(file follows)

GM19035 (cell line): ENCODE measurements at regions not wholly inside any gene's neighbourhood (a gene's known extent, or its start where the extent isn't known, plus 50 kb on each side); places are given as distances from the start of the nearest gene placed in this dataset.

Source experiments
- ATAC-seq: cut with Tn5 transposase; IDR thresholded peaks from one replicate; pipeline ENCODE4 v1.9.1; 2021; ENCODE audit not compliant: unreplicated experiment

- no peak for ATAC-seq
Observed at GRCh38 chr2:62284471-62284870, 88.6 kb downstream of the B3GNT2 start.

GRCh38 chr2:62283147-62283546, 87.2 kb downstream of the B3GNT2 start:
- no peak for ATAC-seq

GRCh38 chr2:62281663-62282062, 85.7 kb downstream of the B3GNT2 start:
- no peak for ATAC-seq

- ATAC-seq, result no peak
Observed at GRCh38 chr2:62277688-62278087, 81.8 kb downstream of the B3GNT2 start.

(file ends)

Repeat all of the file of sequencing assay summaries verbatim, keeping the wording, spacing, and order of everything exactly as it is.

GM19035 (cell line): ENCODE measurements at regions not wholly inside any gene's neighbourhood (a gene's known extent, or its start where the extent isn't known, plus 50 kb on each side); places are given as distances from the start of the nearest gene placed in this dataset.

Source experiments
- ATAC-seq: cut with Tn5 transposase; IDR thresholded peaks from one replicate; pipeline ENCODE4 v1.9.1; 2021; ENCODE audit not compliant: unreplicated experiment

- no peak for ATAC-seq
Observed at GRCh38 chr2:62284471-62284870, 88.6 kb downstream of the B3GNT2 start.

GRCh38 chr2:62283147-62283546, 87.2 kb downstream of the B3GNT2 start:
- no peak for ATAC-seq

GRCh38 chr2:62281663-62282062, 85.7 kb downstream of the B3GNT2 start:
- no peak for ATAC-seq

- ATAC-seq, result no peak
Observed at GRCh38 chr2:62277688-62278087, 81.8 kb downstream of the B3GNT2 start.